If you've done any reading about
#Taiwan's food, you'd know that street food is a main attraction in the cuisine
and in the culture. In many of the cities you visit, you won't be far from
street food. Food carts and food cars are aplenty in morning markets, around
most all attractions, and especially the night markets. Here's some photos of
street foods from various locations in Taiwan.
an article from CNN
on the run down of some other food might want to add to
your list foods to try. Not all of then are necessarily street food.
This is an example of a food truck.
You'll notice through out the posts that Taiwanese are very efficient with their
space. There's not a square inch of this truck that is wasted.
Not only are the Taiwanese proud of
their street food, they are also proud of their architectural feats. We have
, and we have
gigantic ice cream cones. These cones were very popular at Dansui (also called
Tamsui on the red train sign out of Taipei train station). The sunset here is
stunning like the cones. This one was 30 NTD, or just over a $1 USD. To answer
your question: Yes, I did eat it. It was difficult to eat it at first because my
arms weren't long enough t lower it so my mouth could reach the top. This is a
thorough blog post of Dansui, by a Texan just happened to be a coincidence.
This is an example what is called
literally "big sausage wraps small sausage." The small sausage inside is a
traditional pork sausage tucked inside a rice sausage (similar to boudin) sliced
lengthwise. It is topped with pickled vegetables and garlic. The American name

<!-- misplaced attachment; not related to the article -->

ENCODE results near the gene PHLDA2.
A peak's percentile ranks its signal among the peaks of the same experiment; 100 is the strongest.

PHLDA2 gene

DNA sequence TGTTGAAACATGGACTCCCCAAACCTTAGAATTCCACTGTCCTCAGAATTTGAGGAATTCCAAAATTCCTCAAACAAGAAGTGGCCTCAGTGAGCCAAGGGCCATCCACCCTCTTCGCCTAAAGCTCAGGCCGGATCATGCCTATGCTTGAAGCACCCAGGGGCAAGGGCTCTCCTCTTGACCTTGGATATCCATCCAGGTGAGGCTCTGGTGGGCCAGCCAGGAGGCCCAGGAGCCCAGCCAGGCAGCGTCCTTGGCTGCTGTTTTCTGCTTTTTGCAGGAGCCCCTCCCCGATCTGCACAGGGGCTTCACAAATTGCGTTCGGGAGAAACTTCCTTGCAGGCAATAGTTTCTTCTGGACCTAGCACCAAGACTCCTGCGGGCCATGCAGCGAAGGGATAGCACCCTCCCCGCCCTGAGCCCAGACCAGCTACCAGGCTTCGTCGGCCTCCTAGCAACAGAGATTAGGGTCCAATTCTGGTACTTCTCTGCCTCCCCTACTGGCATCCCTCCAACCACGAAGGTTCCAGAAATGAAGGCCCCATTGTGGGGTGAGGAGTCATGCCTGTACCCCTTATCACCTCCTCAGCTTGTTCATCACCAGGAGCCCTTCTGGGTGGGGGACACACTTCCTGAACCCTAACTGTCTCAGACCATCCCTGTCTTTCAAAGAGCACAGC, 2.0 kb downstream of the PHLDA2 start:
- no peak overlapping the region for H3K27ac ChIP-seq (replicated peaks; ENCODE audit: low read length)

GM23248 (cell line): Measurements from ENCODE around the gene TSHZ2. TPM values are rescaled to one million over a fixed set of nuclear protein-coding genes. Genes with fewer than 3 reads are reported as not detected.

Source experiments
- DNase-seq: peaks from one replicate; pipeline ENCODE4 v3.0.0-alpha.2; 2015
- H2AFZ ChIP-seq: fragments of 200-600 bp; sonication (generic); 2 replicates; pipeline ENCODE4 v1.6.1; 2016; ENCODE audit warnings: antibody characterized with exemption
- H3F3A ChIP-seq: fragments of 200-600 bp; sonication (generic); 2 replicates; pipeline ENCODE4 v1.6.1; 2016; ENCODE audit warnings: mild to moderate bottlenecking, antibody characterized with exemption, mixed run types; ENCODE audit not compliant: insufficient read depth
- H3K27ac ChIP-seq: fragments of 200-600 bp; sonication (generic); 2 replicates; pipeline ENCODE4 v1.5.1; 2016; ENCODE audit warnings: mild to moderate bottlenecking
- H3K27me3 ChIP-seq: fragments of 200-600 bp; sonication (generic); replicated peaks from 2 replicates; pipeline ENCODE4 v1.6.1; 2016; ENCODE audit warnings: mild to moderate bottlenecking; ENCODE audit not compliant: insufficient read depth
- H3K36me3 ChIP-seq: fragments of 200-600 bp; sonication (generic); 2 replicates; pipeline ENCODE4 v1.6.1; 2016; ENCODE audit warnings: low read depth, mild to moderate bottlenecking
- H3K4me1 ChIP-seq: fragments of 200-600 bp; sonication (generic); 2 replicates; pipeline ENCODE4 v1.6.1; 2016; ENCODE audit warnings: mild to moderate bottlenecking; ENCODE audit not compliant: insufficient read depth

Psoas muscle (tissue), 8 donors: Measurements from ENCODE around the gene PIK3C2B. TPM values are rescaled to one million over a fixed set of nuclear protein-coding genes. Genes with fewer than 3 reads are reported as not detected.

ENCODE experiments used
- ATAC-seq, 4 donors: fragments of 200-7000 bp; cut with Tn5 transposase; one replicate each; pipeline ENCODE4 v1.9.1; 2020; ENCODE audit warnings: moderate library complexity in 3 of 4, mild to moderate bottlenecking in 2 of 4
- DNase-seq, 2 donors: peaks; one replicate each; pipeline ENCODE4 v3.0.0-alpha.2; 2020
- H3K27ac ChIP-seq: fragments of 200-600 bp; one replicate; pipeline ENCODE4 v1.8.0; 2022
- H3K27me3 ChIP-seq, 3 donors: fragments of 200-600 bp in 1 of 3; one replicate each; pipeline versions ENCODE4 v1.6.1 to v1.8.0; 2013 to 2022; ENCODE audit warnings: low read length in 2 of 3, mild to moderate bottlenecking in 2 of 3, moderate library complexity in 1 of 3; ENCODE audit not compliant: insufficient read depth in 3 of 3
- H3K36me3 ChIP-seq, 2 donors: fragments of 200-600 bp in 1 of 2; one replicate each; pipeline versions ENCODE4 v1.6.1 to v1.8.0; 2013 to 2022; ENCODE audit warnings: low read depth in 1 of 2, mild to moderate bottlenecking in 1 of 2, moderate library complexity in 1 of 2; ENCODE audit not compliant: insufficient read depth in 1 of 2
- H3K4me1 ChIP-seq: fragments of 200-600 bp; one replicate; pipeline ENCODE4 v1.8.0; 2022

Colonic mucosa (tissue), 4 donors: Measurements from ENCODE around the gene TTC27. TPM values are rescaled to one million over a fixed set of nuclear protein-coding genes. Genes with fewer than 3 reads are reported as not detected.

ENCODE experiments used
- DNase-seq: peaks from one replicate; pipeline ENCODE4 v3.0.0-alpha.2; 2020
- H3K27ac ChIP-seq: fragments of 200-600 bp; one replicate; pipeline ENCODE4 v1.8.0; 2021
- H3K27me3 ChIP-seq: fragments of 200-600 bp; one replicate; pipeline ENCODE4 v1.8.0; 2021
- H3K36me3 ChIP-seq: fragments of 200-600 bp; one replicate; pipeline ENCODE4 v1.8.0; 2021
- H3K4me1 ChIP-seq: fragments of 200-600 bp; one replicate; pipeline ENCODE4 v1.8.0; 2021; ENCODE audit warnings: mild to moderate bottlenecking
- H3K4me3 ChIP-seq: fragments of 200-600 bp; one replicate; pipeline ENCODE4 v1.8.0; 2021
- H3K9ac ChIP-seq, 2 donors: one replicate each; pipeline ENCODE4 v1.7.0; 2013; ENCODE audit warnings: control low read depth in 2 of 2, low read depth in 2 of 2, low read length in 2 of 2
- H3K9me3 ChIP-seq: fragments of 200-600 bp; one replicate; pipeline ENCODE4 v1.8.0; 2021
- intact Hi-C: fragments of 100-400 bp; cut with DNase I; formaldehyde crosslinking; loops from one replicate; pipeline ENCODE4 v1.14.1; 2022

for it is sausage with sticky rice. This photo was taken at my cousin's food
stand, and there are many food stands in Taiwan selling these very same dishes.
Here it is deconstructed. You have
the sliced rice sausage, pork sausages, pickled veggies, and garlic.
Also at my cousin's stand, we have
pig's blood cake
with rice. YUM! *If you don't like the thought of it, don't eat
it. That just leaves more for me.
These are some very tasty pan fried
dumplings. They've been called a variety of things from potstickers to gyoza. I
call them tasty.
When it comes to street food, things
on a stick are popular as they are easy to eat. Here's examples of things on a
stick - rice sausages and fish cakes.
This stand was really interesting.
They had things on skewers - all sorts of things. We have mushroom stems, beans,
chicken offal, chicken, pork, and green onions wrapped in thinly sliced meats.
And here's more mushrooms and green
bell peppers. Each stick was about 30 cents USD. Once you made your selection,
someone behind the counter would grill it up to your specs and brush it with the
sauce of your choice.
This isn't necessarily a food stand,
but it is popular enough that it deserves a photo. You see many of these facing
the sidewalk with seating inside. I didn't get to try any, but it appears to be
"pick your own soup ingredients."
This isn't street food. This was a
parade in the streets of Tamsui / Dansui.
Here's another shot of the street
parade in Dansui / Tamsui.
Deep fried squid is very popular in
I mean really popular. You will find
many stands selling these crunchy lovelies in Dansui / Tamsui.
I found sausages in three flavors for
just $1 USD for the stick. The top one is mixed in with salmon roe, the second
one with squid ink, and the third one with with pieces of black squid.
Tempura goodies in Dansui / Tamsui
I don't know what these things are
called in English. This was batter cooked on a griddle, filled with something,
and sandwiched by another layer of batter. The generic name for these could be
red bean cake.
Here's the one I ordered. It was
about $1 USD.
I'm guessing these are corn dogs also
There's a variety of egg sizes
depending on how many people are in your party at Baquashan.
Did I mention that Taiwanese people
really like squid?
And more squid.
And waffles? That's right. Good old
fashioned waffle sticks were popular as well.